It depends on which degrees of freedom are entangled, and how the absorption and emission process works exactly. It is certainly possible to design this in such a way that case a) happens -- A and the re-emitted B are still entangled, in exactly the same way as A and the original B photon were.

For instance, https://www.nature.com/articles/nature11023 reports experiments where the state of a photon is mapped onto an atom, and conversely, the state of the atom is mapped back onto an emitted photon -- such a setup would do precisely what I describe above: The state of the absorbed photon (which includes any kind of entanglement of B, due to the linearity of quantum theory) would be stored in the atom, and subsequently be mapped back onto the re-emitted photon.

On the other hand, c) can also happen -- in fact, it is always an accurate description, regardless of the process, if you only look at photon B. Then, however, the information carried by the entanglement should be gone somewhere, meaning that the photon is still entangled with something, just not the new photon A.

b), on the other hand, never happens. In fact, I don't know what a "superposition of all eigen states of linear polarisation" would precisely be.

Don't be confused by entanglement .... in downconversion we create 2 photons ...we know they have polarization relative to each other ..... BUT the photons are free to do whatever they want and they DO NOT effect each other after the initial creation. When you think of entanglement just think OK if we know A is vertical then we know B must be horizontal for example. There are quite a few papers that are trying to imply that the particles are entangled forever and by measuring one of them we force it to a certain polarization and therefore the other must get forced as well .... even though they could be miles and miles apart .... this science is proven wrong.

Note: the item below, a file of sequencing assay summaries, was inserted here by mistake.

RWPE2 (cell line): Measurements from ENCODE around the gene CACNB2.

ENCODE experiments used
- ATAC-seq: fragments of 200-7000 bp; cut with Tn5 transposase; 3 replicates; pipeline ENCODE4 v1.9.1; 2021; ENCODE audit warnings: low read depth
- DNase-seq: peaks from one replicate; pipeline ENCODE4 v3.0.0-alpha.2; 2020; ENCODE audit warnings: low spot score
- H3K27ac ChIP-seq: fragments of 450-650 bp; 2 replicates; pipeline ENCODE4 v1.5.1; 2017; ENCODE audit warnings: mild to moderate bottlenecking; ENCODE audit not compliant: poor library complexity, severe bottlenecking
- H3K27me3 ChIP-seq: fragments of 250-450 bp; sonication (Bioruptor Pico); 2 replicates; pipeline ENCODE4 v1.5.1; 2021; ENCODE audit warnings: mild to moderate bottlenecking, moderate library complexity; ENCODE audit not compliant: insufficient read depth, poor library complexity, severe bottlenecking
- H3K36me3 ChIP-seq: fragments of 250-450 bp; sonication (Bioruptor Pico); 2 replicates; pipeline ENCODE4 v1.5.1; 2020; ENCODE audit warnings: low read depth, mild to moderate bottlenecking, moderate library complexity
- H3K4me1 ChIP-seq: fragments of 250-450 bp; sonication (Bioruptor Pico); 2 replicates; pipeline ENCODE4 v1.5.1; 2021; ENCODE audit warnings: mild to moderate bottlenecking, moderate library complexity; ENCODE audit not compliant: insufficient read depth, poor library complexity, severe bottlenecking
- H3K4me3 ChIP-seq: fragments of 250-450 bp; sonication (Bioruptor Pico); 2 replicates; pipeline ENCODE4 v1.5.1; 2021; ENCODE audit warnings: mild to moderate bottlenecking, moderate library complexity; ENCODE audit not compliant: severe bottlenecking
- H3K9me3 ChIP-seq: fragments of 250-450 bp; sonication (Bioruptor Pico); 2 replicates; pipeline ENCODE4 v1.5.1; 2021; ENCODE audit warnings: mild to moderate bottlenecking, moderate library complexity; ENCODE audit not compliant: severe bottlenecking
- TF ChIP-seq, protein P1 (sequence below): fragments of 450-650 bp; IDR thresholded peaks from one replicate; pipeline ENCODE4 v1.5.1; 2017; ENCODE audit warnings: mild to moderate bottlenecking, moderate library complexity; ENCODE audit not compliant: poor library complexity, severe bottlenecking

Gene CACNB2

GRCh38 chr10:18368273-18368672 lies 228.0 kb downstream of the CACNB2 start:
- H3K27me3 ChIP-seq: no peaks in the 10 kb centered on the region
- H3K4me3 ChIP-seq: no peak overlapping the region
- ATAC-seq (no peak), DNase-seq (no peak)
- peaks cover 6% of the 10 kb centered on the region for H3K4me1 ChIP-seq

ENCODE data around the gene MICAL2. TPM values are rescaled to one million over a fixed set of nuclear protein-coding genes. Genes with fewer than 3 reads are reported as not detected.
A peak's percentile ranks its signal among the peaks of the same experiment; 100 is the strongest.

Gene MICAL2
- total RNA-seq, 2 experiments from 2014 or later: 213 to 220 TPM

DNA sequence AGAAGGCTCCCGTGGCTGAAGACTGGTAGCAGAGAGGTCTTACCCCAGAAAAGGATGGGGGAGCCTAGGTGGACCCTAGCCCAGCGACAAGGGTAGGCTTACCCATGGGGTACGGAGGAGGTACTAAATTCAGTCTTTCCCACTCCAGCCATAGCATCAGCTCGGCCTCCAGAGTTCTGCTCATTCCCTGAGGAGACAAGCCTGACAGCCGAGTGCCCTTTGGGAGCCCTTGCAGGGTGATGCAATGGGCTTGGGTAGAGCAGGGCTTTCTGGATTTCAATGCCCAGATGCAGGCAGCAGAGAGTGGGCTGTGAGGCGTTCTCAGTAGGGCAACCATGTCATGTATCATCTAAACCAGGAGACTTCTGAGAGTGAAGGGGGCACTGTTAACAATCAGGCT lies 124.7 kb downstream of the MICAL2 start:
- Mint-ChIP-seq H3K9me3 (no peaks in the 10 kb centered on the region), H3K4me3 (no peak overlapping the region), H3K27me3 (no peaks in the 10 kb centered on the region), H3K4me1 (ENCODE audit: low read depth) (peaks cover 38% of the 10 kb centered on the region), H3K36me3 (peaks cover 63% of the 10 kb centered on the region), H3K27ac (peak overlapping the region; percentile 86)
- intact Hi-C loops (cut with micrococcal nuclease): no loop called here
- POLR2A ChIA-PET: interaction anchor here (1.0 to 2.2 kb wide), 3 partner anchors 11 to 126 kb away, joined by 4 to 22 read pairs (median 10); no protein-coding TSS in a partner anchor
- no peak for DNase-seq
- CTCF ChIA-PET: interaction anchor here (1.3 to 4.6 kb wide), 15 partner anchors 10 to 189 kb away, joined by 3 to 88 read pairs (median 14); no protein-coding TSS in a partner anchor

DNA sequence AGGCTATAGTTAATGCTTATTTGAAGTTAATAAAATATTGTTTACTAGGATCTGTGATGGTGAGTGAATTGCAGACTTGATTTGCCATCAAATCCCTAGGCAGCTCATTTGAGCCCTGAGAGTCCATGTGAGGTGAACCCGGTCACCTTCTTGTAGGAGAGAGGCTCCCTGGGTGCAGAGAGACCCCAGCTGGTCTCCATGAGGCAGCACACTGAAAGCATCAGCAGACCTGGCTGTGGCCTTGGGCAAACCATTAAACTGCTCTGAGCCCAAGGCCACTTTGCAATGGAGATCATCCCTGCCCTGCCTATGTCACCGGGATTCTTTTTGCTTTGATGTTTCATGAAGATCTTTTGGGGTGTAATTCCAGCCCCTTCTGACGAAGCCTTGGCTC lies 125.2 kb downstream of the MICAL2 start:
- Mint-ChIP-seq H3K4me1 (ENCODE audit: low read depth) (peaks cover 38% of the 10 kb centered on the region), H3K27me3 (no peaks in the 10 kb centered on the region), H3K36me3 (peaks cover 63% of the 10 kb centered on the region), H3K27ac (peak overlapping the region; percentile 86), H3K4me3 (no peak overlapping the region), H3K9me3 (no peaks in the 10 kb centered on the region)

When a photon in general is absorbed in any molecule/atom and if there is an emission .... the emission process is most often random in polarization/direction ... example fluorescence. If we do use a process where polarization is known .... then yes we can measure polarization.

To elaborate on Roger Vadim's answer: The bottom-line here is that the system is described by some Hamiltonian the determines the evolution in time of the system's initial state. The time evolution will conserve only the information that is described by the symmetries of the Hamiltonian. Any other information will be dispersed into the correlations between the system's various degrees of freedom.

Considering the case in questions, the emitted photon will be emitted into one of the allowed states as dictated by the conservation of angular momentum + energy. As Roger Vadim mentioned, the Hamiltonian may be complicated and pertaining to many degrees of freedom besides the atom and the photons of the initial states. Since there are many states into which the system may evolve, the entanglement will be greatly reduced.